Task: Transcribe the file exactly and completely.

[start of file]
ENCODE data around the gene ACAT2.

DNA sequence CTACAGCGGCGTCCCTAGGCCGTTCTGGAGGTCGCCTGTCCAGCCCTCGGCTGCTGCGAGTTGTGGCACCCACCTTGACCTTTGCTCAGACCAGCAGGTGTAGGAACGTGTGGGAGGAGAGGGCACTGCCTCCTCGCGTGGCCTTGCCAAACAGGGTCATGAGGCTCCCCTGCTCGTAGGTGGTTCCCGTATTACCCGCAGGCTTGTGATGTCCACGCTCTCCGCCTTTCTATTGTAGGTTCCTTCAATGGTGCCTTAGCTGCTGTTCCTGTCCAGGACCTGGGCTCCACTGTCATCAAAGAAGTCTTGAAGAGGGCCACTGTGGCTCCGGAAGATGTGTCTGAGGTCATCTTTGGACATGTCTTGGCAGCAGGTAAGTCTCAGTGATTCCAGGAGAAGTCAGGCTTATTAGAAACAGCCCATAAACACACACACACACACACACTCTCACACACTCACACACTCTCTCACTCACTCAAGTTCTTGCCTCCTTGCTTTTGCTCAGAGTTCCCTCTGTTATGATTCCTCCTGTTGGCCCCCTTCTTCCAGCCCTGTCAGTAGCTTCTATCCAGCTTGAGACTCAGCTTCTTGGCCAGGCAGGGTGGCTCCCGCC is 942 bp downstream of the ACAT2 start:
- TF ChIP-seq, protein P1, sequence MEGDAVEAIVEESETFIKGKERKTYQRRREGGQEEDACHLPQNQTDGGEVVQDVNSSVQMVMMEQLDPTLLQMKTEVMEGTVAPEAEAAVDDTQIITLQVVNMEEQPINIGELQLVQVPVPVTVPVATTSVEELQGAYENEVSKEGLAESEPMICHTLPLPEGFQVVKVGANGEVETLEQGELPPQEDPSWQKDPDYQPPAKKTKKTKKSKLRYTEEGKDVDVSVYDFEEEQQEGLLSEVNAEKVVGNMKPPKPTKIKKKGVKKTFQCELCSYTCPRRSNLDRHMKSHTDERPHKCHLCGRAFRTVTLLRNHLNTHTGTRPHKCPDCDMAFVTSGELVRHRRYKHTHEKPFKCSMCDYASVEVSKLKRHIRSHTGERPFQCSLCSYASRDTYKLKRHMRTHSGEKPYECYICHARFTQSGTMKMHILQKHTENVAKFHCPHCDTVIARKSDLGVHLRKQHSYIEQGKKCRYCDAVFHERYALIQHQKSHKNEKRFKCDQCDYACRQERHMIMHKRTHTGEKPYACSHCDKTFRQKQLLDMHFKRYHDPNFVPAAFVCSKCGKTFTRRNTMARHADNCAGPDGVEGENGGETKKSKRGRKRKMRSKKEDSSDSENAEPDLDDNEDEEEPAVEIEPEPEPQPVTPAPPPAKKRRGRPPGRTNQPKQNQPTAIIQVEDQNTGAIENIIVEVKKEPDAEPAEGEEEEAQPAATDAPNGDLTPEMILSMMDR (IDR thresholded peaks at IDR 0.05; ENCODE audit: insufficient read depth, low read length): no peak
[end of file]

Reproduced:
ENCODE data around the gene ACAT2.

DNA sequence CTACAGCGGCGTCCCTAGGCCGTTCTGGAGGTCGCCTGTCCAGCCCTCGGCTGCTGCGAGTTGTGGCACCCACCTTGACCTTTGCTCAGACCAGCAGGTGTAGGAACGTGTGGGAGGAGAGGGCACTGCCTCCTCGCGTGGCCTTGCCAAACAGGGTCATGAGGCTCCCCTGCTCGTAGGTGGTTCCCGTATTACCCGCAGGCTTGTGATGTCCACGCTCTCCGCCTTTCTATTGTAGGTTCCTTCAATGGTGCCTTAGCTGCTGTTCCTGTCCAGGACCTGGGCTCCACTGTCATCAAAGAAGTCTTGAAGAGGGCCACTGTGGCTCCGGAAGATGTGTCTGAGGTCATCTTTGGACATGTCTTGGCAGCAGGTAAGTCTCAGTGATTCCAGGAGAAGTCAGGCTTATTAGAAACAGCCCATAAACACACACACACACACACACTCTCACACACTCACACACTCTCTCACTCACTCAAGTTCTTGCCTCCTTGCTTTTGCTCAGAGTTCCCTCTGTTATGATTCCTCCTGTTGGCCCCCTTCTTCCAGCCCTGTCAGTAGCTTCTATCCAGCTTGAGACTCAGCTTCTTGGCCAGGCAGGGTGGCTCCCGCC is 942 bp downstream of the ACAT2 start:
- TF ChIP-seq, protein P1, sequence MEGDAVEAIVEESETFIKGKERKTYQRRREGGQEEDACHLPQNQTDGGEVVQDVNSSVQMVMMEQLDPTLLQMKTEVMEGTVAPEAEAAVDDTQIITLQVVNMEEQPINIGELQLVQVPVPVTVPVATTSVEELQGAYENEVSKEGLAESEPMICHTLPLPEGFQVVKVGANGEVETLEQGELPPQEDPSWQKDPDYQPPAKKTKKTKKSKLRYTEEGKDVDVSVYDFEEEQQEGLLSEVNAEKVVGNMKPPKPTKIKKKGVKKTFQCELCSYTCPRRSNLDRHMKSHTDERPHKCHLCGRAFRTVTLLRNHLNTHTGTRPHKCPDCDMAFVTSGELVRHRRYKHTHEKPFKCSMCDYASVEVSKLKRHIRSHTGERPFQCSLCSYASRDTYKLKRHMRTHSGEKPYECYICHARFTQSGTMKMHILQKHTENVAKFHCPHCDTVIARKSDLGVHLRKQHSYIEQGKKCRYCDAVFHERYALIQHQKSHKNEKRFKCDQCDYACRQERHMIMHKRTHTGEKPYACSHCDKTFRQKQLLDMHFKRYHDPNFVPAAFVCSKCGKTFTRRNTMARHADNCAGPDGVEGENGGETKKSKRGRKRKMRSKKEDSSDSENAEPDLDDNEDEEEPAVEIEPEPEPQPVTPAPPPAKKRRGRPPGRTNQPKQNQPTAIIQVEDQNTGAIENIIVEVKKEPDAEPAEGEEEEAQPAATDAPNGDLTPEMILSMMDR (IDR thresholded peaks at IDR 0.05; ENCODE audit: insufficient read depth, low read length): no peak